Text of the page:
Compatible JVC Camcorders

GV-S1000, GR-S707, GR-S99, GR-S70, GR-S90, GR-S50, GR-S77, GR-60, GR-SX9, GR.323, GR-M5, GR-M3, GR-AX7, GR-AX10, GR-AX50, GR-AW1, and Ferguson clones, SC16 and SC23



Make/Model                 Hama Video Cut 222

Guide price                  £699.99

Scene memory            150 scenes

Control Systems            Source deck: LANC/Control L, Panasonic 5-Pin, JVC Remote & PC-VCR 

                                   Record deck: learning infra-red, LANC/Control L, Panasonic 5-Pin, JVC Remote & PC-VCR

Timecode systems            RCTC, VITC & RAPID

Edit features                save and delete, preview, preset effects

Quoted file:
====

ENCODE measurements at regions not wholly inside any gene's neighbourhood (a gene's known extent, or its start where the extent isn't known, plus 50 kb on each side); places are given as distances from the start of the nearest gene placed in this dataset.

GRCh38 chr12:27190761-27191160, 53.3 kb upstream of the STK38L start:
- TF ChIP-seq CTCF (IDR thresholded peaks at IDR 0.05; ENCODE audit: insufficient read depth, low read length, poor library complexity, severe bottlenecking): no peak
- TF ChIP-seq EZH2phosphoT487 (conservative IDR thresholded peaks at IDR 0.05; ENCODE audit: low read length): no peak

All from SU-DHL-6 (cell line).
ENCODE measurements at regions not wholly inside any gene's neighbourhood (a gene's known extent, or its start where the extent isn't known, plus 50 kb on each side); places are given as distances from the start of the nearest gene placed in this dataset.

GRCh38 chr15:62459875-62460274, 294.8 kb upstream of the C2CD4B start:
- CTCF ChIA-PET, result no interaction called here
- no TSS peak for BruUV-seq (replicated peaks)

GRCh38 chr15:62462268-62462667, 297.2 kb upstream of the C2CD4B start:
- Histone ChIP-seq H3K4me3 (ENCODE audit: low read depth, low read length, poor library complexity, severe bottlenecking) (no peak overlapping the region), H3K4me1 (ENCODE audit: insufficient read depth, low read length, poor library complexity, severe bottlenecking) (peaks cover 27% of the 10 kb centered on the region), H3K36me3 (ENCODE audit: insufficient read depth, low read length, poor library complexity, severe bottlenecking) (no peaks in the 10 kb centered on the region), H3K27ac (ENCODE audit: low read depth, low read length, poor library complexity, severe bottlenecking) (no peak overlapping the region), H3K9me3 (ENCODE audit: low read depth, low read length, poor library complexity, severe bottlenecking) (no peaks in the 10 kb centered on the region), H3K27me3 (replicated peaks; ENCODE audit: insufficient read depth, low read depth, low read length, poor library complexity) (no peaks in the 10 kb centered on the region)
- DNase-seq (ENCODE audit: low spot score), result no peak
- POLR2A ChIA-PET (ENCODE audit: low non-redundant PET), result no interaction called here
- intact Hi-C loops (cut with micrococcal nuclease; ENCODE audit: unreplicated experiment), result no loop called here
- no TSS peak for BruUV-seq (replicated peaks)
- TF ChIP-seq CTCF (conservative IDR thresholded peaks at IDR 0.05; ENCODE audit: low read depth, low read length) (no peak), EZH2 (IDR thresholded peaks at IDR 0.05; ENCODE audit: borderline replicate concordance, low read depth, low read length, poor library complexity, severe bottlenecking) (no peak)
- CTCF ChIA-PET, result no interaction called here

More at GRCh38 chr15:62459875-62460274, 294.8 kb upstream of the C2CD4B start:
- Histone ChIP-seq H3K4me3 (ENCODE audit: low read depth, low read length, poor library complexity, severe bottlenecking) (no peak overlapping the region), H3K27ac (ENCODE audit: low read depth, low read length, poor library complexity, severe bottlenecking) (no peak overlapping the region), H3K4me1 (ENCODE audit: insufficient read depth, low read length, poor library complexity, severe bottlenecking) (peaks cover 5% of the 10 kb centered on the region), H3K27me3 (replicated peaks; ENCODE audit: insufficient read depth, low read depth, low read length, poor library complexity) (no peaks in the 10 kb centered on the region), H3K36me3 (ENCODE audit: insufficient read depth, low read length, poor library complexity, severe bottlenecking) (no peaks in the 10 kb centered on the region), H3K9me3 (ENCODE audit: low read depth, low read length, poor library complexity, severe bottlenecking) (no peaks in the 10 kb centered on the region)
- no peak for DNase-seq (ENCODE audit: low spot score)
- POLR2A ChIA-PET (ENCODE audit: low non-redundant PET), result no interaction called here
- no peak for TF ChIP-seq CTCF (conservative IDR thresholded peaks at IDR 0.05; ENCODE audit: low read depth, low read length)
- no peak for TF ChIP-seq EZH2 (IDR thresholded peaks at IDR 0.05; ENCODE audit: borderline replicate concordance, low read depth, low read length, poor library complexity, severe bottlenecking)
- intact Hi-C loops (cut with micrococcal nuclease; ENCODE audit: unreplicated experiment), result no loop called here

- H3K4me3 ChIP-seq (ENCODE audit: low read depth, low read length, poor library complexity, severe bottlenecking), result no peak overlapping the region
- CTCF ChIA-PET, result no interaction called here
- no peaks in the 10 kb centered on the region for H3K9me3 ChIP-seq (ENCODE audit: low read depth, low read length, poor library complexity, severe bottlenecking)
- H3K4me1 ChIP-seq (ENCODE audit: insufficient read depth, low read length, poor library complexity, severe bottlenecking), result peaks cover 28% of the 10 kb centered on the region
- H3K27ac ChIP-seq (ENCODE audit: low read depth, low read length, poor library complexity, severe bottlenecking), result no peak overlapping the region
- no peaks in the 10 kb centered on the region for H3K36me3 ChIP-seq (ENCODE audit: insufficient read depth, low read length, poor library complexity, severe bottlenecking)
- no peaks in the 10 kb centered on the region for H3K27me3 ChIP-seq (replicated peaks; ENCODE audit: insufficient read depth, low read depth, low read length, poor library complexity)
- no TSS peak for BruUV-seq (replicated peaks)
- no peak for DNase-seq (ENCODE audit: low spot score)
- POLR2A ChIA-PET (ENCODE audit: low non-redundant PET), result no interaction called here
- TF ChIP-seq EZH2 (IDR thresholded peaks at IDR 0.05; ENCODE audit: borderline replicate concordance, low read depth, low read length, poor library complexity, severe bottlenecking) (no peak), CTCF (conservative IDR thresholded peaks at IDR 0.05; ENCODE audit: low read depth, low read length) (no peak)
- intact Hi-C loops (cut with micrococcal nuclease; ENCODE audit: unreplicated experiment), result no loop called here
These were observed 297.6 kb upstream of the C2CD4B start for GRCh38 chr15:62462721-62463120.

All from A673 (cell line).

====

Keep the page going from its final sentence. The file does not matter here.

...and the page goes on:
Effects                          30 wipe patterns, AV fade, cut, 30-page title generator, external device control


Sockets                        AV in/out (phono & SCART), S-Video in (mini DIN), Control L and IR wand (mini DIN) DC power in

Supplied accessories            mains adaptor,  Control L lead, Panasonic 5-pin (x2), IR wand

Power supply             12 volts DC (adapter supplied)

Dimensions                  272 x 258 x 60



Cut accuracy                frame-accurate on RCTC material. +/5 -frame VITC, +/- 25-frames uncoded



Value for money 8

Ease of use                 7

Performance              8

Features                     9



R. Maybury 1995 2507